Thursday, September 1, 2011


Short Fiction Inspired by & A Review of Demeter Fragrance Library Fresh Hay

I didn’t go with him that night to get lucky.  I wasn’t interested in a hook-up, a one night stand, the potential of a new friend-with-benes.  That Elvis song, “One Night With You”? Never had any appeal to me.  I’d waited much longer than my friends, who had given into to the overload of teenage hormones or the ease and convenience of the college overnight while I was still in the library studying.

After that, the opportunities for getting skin to skin with a stranger declined exponentially. It wasn’t something I was looking for, and definitely wasn’t worth spending my nights getting sweaty in meat market bars. I went to school, I went to synagogue, I went home.  Lather, rinse, repeat, ad nauseum, ad infinitum. Several years out of college and through my first year of law school, I had good grades, lots of friends, and I’d never been kissed.  Not once.  Not ever.  The longer it went on, the worse it got.  How do you tell someone over dinner on a first date that if they expect the night to end on the doorstep in a warm embrace, it will be a new experience for at least one of us?  Take it from me: when you’re twenty-seven, it’s not a conversation that goes well.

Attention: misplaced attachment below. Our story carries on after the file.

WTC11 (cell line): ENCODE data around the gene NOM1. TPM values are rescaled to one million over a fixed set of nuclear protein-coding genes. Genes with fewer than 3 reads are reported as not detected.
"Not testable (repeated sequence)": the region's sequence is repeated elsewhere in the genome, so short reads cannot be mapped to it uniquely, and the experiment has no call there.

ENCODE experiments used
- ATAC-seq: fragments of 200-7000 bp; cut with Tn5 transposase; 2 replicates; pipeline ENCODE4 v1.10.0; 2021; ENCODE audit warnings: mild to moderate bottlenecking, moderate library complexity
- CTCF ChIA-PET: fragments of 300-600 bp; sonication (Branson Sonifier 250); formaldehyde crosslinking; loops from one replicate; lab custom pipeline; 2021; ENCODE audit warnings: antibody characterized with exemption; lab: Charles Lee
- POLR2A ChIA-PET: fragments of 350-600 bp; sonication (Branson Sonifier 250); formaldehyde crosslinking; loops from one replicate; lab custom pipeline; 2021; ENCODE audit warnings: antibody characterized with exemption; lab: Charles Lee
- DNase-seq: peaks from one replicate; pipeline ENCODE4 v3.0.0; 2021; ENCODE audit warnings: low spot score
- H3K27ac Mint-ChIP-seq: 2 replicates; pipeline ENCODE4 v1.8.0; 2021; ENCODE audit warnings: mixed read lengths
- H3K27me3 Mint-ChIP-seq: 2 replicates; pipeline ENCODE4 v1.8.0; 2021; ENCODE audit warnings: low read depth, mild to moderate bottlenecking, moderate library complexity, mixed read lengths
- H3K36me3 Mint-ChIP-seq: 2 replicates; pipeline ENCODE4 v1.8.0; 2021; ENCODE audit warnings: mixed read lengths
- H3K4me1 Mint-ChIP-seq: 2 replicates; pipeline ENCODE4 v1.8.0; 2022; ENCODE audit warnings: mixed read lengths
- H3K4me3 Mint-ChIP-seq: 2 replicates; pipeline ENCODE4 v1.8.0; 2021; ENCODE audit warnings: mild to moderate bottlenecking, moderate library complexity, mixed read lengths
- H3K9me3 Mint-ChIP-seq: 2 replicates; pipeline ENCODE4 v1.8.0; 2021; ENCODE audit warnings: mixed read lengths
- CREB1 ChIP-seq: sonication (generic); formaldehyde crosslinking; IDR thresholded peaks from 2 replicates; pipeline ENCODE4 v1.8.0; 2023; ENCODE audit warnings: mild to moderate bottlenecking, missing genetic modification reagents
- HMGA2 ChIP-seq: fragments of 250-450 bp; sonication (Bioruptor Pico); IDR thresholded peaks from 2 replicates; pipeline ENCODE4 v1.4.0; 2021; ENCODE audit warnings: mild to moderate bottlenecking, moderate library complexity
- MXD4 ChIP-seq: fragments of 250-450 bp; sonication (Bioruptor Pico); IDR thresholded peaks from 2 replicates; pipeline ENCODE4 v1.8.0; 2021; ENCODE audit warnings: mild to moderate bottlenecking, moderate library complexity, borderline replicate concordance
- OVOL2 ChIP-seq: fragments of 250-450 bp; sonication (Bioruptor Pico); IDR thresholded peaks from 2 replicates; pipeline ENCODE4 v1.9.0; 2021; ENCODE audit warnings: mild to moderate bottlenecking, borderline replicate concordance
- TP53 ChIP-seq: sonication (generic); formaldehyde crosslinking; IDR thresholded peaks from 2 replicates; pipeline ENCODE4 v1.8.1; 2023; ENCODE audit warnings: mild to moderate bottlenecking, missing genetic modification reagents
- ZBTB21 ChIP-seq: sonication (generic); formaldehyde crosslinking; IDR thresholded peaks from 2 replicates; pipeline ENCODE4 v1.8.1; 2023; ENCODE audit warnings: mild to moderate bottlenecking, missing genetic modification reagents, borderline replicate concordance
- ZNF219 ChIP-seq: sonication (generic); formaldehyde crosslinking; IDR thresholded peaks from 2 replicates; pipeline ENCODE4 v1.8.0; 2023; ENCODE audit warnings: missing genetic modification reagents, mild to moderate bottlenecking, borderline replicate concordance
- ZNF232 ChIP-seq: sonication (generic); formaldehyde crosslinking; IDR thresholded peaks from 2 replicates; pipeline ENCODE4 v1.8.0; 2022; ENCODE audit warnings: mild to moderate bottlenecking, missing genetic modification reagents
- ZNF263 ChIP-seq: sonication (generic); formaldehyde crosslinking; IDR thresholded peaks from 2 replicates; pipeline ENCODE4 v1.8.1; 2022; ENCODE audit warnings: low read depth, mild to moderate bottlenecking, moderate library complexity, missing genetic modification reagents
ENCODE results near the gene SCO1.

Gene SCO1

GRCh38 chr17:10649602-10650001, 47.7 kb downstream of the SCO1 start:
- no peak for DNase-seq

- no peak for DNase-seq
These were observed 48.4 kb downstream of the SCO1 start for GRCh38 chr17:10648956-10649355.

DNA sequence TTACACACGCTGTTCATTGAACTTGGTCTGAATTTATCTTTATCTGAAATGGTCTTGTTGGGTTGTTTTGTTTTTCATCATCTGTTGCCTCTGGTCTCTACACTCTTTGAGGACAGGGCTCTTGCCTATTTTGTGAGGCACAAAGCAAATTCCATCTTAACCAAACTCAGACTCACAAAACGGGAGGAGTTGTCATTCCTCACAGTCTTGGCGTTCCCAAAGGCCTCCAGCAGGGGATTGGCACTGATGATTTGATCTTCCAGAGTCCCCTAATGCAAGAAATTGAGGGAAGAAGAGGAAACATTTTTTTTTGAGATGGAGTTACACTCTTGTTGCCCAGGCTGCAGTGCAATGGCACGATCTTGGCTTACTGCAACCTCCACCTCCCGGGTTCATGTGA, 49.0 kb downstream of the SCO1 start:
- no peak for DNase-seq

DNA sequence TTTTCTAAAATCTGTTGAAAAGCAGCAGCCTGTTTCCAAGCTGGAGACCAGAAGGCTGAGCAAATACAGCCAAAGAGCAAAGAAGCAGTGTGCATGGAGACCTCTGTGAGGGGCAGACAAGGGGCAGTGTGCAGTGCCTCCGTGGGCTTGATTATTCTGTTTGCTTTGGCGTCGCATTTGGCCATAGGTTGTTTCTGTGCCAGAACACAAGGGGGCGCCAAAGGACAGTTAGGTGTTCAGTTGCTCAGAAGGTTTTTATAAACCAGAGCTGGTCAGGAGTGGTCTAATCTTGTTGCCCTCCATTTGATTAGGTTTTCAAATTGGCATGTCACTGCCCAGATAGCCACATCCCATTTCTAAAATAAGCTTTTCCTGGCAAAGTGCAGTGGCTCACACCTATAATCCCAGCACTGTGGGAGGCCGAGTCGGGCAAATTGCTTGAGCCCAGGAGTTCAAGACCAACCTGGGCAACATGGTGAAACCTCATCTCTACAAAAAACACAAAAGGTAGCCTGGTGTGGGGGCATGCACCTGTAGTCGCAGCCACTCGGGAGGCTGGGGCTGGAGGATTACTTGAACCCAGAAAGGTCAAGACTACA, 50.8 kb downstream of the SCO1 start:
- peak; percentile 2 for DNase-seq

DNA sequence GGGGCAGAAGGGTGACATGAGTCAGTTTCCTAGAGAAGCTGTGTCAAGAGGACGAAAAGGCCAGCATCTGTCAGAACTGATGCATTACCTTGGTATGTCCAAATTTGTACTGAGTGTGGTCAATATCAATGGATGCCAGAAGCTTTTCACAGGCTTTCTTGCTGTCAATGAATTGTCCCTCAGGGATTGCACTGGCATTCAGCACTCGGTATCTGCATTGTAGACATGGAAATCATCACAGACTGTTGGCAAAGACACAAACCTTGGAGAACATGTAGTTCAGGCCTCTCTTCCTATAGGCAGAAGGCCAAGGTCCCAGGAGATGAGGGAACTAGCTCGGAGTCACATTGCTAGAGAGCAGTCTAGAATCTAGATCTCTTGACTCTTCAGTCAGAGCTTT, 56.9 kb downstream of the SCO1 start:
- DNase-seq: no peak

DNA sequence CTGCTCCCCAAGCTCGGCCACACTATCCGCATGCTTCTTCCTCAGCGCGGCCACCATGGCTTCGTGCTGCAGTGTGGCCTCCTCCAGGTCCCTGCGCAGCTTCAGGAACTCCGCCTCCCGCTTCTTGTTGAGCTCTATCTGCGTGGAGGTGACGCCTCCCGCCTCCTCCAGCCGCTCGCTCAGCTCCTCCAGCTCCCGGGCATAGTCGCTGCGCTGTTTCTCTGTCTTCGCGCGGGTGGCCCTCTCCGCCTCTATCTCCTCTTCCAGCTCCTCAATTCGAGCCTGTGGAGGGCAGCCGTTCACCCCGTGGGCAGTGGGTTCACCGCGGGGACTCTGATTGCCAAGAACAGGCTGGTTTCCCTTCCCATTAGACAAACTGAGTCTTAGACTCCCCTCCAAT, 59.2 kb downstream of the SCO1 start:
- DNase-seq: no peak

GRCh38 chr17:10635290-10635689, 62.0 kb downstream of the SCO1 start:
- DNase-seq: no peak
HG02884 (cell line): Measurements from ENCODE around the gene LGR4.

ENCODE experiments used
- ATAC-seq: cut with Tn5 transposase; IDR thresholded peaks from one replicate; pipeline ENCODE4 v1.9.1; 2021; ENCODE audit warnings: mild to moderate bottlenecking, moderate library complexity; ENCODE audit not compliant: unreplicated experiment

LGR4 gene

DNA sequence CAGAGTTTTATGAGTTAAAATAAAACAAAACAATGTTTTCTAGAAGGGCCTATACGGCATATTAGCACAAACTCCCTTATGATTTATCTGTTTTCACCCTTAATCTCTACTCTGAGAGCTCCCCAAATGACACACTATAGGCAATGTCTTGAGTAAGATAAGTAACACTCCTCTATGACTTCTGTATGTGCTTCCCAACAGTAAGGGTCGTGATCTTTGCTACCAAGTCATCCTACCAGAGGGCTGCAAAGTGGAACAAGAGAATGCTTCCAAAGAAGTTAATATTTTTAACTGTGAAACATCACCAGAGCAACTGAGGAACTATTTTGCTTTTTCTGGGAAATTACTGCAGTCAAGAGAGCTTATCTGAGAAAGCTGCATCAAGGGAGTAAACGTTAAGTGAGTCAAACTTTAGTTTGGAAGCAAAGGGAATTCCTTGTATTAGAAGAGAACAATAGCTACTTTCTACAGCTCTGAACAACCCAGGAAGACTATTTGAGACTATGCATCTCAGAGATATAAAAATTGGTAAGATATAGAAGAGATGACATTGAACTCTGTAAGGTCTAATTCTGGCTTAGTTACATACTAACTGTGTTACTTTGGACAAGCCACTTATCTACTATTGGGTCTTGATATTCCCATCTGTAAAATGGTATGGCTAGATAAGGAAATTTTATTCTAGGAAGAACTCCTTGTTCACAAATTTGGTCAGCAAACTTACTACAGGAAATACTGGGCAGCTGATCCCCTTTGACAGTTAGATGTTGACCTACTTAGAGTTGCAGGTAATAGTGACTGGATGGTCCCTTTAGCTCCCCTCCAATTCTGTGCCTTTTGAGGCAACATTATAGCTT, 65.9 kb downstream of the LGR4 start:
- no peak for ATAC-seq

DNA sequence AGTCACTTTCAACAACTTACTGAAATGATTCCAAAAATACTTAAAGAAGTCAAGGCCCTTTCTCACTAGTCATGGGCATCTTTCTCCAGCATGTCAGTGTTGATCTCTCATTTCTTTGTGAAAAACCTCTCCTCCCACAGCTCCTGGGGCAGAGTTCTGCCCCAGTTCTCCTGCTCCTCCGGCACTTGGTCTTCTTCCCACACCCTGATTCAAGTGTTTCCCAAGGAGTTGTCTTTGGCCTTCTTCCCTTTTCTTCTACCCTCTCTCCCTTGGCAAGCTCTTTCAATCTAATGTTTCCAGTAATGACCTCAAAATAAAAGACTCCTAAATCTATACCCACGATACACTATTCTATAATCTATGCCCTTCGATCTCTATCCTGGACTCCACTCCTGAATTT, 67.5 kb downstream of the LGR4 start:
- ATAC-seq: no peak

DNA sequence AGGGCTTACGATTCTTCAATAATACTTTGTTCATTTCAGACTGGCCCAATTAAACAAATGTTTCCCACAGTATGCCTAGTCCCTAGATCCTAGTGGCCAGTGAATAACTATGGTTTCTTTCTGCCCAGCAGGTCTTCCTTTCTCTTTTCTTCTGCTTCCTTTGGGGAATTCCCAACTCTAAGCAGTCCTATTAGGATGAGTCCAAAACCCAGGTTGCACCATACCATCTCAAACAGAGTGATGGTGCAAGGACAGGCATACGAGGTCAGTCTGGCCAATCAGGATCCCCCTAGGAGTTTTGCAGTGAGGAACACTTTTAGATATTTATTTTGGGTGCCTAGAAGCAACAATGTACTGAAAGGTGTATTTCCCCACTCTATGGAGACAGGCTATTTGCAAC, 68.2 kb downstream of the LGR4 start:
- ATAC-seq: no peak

So how did I end up rolling around in a stall full of hay with a man I barely knew? It started with a childhood wish – to have my own horse.